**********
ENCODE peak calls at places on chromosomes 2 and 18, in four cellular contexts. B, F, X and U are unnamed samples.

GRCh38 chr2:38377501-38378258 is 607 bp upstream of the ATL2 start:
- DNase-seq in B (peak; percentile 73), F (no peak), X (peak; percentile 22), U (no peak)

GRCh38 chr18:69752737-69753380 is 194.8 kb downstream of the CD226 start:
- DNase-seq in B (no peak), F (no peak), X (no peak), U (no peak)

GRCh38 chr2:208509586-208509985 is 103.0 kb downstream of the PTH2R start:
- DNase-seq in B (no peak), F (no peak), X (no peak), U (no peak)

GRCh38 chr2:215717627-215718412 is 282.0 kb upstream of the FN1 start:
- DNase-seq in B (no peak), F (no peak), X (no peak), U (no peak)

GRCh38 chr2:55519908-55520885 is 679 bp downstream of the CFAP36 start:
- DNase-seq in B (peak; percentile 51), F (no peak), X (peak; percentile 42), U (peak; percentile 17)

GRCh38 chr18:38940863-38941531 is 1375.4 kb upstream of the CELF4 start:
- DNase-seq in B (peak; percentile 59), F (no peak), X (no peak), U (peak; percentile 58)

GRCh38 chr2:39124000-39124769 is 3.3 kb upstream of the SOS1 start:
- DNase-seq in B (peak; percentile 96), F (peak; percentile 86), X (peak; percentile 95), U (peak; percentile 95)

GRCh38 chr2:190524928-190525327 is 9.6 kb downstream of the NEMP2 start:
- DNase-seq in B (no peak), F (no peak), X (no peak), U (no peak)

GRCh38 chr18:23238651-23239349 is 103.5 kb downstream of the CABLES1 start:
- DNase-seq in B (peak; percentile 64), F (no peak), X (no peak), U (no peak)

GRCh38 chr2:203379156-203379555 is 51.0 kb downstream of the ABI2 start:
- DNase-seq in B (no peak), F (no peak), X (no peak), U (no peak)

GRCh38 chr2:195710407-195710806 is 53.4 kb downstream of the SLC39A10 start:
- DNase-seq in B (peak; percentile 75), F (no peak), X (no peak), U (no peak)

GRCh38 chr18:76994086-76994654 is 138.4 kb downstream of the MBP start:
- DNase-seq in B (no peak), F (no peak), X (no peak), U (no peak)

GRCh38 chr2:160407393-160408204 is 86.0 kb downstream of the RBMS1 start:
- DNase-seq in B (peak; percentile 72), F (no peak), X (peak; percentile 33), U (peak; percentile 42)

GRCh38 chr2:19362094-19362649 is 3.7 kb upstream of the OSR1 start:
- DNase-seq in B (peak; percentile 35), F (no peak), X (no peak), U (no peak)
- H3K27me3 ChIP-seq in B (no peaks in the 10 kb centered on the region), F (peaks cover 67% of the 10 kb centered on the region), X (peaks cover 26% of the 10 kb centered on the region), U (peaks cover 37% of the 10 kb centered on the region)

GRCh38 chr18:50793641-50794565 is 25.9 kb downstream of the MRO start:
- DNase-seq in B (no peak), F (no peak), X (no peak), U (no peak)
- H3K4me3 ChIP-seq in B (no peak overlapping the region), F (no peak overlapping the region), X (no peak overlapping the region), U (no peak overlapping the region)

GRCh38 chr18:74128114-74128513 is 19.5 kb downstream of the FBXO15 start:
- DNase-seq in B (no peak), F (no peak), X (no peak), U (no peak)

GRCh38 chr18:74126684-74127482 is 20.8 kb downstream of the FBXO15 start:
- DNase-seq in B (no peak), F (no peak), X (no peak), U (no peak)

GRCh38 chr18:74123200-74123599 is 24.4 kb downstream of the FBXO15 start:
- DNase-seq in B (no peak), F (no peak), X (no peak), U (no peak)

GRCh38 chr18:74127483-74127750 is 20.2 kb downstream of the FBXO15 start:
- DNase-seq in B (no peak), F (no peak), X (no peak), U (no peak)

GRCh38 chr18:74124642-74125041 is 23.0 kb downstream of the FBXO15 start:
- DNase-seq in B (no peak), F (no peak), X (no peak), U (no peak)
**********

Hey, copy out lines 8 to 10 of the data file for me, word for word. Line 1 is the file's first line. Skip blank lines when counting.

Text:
GRCh38 chr2:215717627-215718412 is 282.0 kb upstream of the FN1 start:
- DNase-seq in B (no peak), F (no peak), X (no peak), U (no peak)

GRCh38 chr2:55519908-55520885 is 679 bp downstream of the CFAP36 start: